A transdisciplinary dialogue and innovative research, including technical and artistic research as well as digital humanities are necessary to solve complex issues. We need to support and produce creative practices, and engage in a critical reflection about the social and ethical dimensions of our current technology developments. At the core is an understanding that no single discipline, technology, or field can produce knowledge capable of addressing the complexities and crises of the contemporary world. Moreover, we see the arts and humanities as critical tools for understanding this hyper-complex, mediated, and fragmented global reality. As a use case, we will consider the complexity of extreme weather events, natural disasters and failure of climate change mitigation and adaptation, which are the risks with the highest likelihood of occurrence and largest global impact (World Economic Forum, 2017). Through our project, World of Wild Waters (WoWW), we are using immersive narratives and gamification to create a simpler holistic understanding of cause and effect of natural hazards by creating immersive user experiences based on real data, realistic scenarios and simulations. The objective is to increase societal preparedness for a multitude of stakeholders. Quality of Experience (QoE) modeling and assessment of immersive media experiences are at the heart of the expected impact of the narratives, where we would expect active participation, engagement and change, to play a key role .
Here, we present our views of immersion and presence in light of Quality of Experience (QoE). We will discuss the technical and creative considerations needed for QoE modeling and assessment of immersive media experiences. Finally, we will provide some reflections on QoE being an important building block in immersive narratives in general, and especially towards considering Extended Realities (XR) as an instantiation of Digital storytelling.
But what is Immersion and an Immersive Media Experience?
Immersion and immersive media experiences are commonly used terms in industry and academia today to describe new digital media. However, there is a gap in definitions of the term between the two worlds that can lead to confusions. This gap needs to be filled for XR to become a success and finally hit the masses, and not simply vanish as it has done so many times before since the invention of VR in 1962 by Morton Heilig (The Sensorama, or «Experience Theatre»). Immersion, thus far, can be plainly put as submersion in a medium (representational, fictional or simulated). It refers to a sense of belief, or the suspension of disbelief, while describing the experience/event of being surrounded by an environment (artificial, mental, etc.). This view is contrasted by a data-oriented view often used by technophiles who regard immersion as a technological feat that ensures a multimodal sensory input to the user . This is the objective description, which views immersion as quantifiable afforded or offered by the system (computer and head-mounted display (HMD), in this case).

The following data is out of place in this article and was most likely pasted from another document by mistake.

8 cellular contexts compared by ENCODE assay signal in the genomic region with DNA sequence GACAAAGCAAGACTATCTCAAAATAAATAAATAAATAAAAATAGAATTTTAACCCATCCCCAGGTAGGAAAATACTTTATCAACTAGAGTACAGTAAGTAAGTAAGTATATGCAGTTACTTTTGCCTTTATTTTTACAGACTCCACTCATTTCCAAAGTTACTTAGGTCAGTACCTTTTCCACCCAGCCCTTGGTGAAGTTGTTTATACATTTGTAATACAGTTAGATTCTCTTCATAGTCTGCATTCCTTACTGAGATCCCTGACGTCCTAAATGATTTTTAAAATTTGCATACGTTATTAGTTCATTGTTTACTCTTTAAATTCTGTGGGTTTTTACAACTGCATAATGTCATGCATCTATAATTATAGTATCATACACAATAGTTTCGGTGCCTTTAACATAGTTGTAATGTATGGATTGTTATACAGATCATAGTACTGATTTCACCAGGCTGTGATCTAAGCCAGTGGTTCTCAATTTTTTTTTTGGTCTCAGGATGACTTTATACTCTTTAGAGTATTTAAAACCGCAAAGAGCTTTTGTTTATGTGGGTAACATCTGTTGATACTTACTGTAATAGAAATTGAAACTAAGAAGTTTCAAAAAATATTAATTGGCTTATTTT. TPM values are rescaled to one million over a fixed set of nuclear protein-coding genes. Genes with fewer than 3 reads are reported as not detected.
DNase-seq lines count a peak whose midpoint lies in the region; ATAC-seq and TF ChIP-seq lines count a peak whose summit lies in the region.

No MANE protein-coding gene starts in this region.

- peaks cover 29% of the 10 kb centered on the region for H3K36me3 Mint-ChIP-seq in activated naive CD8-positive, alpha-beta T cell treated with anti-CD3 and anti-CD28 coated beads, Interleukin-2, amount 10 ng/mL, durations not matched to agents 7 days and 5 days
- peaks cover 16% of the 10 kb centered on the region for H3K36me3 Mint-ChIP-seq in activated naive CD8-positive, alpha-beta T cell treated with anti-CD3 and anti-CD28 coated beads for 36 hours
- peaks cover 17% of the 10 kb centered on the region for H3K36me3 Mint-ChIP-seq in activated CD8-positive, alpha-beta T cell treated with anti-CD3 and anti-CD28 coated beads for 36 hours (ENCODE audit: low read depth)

Developing immersion on these lines risks favoring the typology of spatial immersion while alienating the rest (phenomenological, narrative, tactical, pleasure, etc.). This can be seen in recent VR applications that propel high-fidelity, low-latency, and precision-tracking products that aim to simulate the exactitude of sensorial information (visual, auditory, haptic) available in the real world to make the experience as ‘real’ as possible – a sense of realness, that is not necessarily immersive .
Another closely related phenomenon is that of presence, shortened from its original 1980’s form of telepresence . It is a core phenomenon for immersive technologies describing an engagement via technology where one feels as oneself, even though physically removed. This definition was later appropriated for simulated/virtual environments where it was described as a “feeling of being transported” into the synthetic/artificial space of a simulated environment. It is for this reason that presence, a subjective sensation, is most often associated with spatial immersion. A renewed interest in presence research has invited fresh insights into conceptualizing presence.
Based on the technical or system approach towards immersion, we can refer to immersive media experiences through the definitions given in in Figure 1.
Figure 1. Definitions of current immersive media experiences
Much of the media considered today still consists of audio and visual presentations, but now enriched by new functionality such as 360 view, 3D and enabling interactivity. The ultimate goals are to create immersive media experiences by digitally creating real world presence by using available media technology and optimizing the experience as perceived by the participant .
Immersive Narratives for Solving Complex issues
The optimized immersive experience can be used in various domains to help solve complex issues by narration or gamification. Through World of Wild Waters (WoWW) we aim to focus on immersive narration and gamification of natural hazards. The project focuses on implication of immersive storytelling for disaster management by depicting extreme weather events and natural disasters. Immersive media experiences can present XR solutions for natural hazards by simulating real time data and providing people with a hands-on experience of how it feels to face an unexpected disaster. Immersive narratives can be used to allow people to be better prepared by experiencing the effects of different emergency scenarios while in a safe environment. However, QoE modeling and assessment for serious immersive narrations is a challenge and one need to carefully combine immersion, media technology and end user experiences for solving such complex issues.
Does QoE Play a Role?